As the general election comes closer to an end still no one knows who our next president will be. Polls currently show Obama in the lead, but polls don’t actually mean anything at the end of the day. McCain will more than likely win the general election for four key reasons; race, gender, age, and appeal.

In the 2008 presidential election race has been the elephant in the room from the start. (Well McCain has been the elephant in the room, so lets say the awkward topic). Few people want to talk about it and half the time when it comes up someone shouts, “racist!” But race will play a major factor in this election nonetheless. Polls will not show racism, but focus groups sometimes can. According to Jerry Austin, Democratic political consultant, white, blue-collar males in Pennsylvania focus groups agree. Many focus group members agreed they supported Obama, he is the democrat, union candidate that fights for their issues, but a lot said when it comes time to vote they don’t know if they can vote for a black person.  An article by Hans Nichols agreed that voters will not poll their racism, but they will vote it. No one knows your vote, but people fear what they say to a pollster can come back to bite them.

Another elephant in the room is VP nominee Sarah Palin just so happens to be a woman. Though many people claim gender won’t sway women voters it is still a serious issue that might just be underestimated. The first question is, why is voting for a woman because she is a woman a worse decision than voting for a candidate because of their party affiliation? For many women Palin represents so many lost hopes and dreams for what women can achieve and women’s rights in general. Many women will vote for McCain/Palin because having a woman in office represents more of their ideals than a man ever could. There is a great deal of gender identity going on in elections. It is the same reason men overwhelming did not support Hillary Clinton, they cannot identify with a women so they would rather vote for a man regardless of issues and experience. People don’t seem to put it in that perspective very often though.

While we are on the topic of Palin lets talk about appeal. Breaking down the candidates, Obama appeals to the lower class and African Americans, Biden appeals to well off white males, McCain appeals to the same class as Biden, add veterans and than you have Sarah Palin. Palin appeals to blue collar, middle class, rural Americans. This is not a bias viewpoint, go to any small town and ask who they think is the most like them of the four. She is not one of the rich and famous, she talks like anyone you might meet on the street, she hunts, raised a family and through her own will power became a city mayor and then governor. It’s hard to argue that small town people, a very large voting population, have felt ignored and cast aside by Washington politicians for years. Palin is one of the first candidates in years that bridges that gap.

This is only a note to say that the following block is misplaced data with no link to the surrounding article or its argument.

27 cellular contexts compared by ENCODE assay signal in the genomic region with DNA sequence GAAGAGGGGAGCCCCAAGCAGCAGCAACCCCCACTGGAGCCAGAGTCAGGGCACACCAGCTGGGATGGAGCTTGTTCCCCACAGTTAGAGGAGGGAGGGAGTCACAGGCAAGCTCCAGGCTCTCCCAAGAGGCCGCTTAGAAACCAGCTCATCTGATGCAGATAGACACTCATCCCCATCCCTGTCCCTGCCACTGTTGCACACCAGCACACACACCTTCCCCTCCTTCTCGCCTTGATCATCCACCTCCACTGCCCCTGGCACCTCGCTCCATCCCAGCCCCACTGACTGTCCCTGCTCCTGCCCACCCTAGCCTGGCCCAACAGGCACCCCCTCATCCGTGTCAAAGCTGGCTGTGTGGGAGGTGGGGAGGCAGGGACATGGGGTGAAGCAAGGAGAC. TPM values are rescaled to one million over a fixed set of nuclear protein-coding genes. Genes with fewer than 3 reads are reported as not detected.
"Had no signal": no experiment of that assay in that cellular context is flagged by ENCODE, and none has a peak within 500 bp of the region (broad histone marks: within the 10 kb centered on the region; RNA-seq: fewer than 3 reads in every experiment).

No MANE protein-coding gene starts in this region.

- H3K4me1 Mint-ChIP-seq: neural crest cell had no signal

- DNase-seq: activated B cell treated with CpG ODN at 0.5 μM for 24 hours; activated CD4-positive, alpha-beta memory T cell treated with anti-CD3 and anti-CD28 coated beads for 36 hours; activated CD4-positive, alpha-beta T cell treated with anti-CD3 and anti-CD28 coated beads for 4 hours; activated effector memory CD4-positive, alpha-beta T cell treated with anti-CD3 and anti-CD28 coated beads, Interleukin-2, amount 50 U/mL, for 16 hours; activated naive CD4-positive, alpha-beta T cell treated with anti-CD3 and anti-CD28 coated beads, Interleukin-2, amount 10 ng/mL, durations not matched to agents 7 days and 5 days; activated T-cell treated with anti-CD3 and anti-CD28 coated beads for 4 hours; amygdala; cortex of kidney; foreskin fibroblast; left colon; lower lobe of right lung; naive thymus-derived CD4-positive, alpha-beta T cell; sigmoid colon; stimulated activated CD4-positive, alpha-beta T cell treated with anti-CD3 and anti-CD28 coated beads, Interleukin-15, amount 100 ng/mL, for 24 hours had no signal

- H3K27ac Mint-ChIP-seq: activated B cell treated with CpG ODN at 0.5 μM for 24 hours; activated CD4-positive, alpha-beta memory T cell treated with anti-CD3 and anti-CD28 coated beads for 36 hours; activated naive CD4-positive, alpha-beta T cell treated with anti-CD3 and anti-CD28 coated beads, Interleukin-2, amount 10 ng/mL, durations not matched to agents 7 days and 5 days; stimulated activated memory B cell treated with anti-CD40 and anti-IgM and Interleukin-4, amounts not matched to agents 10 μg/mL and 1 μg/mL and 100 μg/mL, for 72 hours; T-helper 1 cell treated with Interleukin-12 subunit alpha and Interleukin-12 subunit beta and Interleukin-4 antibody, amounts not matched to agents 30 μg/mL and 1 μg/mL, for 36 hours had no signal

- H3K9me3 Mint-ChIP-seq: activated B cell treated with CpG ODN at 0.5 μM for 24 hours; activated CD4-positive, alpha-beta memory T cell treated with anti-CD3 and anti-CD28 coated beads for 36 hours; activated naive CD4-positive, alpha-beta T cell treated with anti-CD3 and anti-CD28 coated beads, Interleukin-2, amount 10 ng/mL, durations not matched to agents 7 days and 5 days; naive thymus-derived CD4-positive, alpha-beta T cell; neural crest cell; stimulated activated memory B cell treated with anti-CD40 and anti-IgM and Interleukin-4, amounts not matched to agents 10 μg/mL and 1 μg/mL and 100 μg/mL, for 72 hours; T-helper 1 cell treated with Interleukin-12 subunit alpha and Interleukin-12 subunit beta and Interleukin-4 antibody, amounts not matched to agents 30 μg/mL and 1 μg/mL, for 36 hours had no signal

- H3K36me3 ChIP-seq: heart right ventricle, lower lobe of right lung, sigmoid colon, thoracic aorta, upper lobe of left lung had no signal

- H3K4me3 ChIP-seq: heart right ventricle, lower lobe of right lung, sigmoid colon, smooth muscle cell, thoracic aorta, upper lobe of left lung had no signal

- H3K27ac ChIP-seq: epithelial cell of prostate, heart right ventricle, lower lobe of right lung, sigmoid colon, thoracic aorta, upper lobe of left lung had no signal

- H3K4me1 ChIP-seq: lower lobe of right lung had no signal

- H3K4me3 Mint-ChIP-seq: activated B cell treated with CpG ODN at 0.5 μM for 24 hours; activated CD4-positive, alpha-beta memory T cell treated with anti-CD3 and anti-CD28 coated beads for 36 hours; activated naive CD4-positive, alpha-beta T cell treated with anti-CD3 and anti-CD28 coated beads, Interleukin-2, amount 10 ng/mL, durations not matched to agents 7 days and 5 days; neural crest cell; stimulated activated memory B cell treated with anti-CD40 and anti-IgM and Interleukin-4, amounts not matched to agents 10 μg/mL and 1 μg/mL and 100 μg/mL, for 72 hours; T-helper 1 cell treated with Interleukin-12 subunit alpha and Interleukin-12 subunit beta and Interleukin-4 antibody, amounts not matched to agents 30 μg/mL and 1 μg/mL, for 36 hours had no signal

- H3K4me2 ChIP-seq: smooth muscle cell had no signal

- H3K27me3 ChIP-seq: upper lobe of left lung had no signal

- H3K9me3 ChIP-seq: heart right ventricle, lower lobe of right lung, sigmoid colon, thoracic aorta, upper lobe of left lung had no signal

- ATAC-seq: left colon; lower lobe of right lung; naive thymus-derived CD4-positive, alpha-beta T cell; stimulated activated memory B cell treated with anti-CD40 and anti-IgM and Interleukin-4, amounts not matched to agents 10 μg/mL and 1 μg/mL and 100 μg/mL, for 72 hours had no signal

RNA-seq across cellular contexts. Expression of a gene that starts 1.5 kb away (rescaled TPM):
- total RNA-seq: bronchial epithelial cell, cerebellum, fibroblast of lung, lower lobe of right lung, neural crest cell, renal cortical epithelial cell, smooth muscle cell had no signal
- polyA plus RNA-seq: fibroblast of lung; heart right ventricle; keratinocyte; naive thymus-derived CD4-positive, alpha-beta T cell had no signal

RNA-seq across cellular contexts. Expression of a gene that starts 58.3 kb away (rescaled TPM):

Age is the final turning point of this election. Obama has been catering to the youth and their vote. He has mobilized and excited them with a promise of change in their direction and the use of new media. The problem is the 18-29 voter group has always held the lowest turn out. If the youth vote really steps up and comes out swinging there is a good chance that will tip the scale and give Obama the win, but if it does not Obama might be in trouble. The use of new media has been heavy by the Obama campaign and effective so far. He has paved the way for campaigns to come, but it still hasn’t been proven that it will get people to show up to the polls. Obama’s youth might really hurt him with the highest voting group, the senior citizens who McCain just so happens to be one of.

All things aside the only poll that will count this year will be the one on election day. Age, race, gender and appeal will all play their part, and if the election follows the past trends McCain will take this election by a very narrow margin.

–posted by Henry Kepps

Originally posted October 13, 2008 at PolicyByBlog

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